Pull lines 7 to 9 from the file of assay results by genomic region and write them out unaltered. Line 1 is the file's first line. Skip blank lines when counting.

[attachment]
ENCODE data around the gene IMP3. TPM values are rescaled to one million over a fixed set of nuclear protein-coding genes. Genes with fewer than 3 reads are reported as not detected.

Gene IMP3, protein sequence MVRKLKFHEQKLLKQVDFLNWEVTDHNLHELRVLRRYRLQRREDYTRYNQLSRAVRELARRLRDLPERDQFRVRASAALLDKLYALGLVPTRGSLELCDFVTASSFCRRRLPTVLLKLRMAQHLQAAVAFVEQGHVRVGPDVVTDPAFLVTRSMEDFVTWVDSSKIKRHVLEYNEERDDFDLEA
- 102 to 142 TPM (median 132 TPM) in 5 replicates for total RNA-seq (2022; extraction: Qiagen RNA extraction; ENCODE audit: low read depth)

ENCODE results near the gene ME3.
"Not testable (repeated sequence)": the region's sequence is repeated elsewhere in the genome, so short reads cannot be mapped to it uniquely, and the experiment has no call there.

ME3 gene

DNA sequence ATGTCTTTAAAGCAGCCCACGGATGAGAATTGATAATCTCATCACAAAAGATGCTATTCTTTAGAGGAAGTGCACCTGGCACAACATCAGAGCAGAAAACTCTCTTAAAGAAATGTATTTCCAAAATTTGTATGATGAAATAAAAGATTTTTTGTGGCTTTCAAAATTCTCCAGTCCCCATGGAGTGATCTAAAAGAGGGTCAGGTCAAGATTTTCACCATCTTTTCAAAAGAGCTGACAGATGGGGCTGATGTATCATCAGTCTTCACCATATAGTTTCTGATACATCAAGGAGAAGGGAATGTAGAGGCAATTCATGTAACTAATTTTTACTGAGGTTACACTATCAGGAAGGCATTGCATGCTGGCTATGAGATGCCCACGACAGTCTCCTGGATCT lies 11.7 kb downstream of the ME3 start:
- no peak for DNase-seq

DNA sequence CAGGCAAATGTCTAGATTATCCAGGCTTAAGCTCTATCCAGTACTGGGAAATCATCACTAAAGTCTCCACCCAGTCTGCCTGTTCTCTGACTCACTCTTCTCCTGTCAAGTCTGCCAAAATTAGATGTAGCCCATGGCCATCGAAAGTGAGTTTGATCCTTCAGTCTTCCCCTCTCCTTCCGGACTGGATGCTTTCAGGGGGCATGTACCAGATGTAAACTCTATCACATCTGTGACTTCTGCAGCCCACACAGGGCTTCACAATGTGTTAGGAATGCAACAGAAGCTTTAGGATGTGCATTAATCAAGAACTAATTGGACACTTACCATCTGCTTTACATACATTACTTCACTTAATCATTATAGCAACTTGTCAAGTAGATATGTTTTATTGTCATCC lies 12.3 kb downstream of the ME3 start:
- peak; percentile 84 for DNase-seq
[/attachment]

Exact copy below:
DNA sequence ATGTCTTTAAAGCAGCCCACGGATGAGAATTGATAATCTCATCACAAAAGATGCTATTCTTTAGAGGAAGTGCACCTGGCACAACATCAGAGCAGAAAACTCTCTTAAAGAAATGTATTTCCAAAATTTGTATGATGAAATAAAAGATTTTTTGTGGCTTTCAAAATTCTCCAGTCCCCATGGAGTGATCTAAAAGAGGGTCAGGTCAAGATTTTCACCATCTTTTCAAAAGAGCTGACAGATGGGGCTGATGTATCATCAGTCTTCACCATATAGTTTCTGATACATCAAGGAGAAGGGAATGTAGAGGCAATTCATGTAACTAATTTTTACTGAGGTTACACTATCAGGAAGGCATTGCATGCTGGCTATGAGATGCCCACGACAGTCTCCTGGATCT lies 11.7 kb downstream of the ME3 start:
- no peak for DNase-seq

DNA sequence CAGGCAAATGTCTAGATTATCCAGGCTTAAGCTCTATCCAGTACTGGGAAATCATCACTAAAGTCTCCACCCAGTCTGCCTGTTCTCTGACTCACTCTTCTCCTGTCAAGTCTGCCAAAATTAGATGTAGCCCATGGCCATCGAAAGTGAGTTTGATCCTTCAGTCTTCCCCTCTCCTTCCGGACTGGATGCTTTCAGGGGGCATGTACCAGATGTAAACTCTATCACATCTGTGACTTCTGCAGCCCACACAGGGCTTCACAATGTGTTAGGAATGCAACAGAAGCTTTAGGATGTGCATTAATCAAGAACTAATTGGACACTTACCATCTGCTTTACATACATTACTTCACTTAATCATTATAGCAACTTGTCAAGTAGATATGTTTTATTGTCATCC lies 12.3 kb downstream of the ME3 start: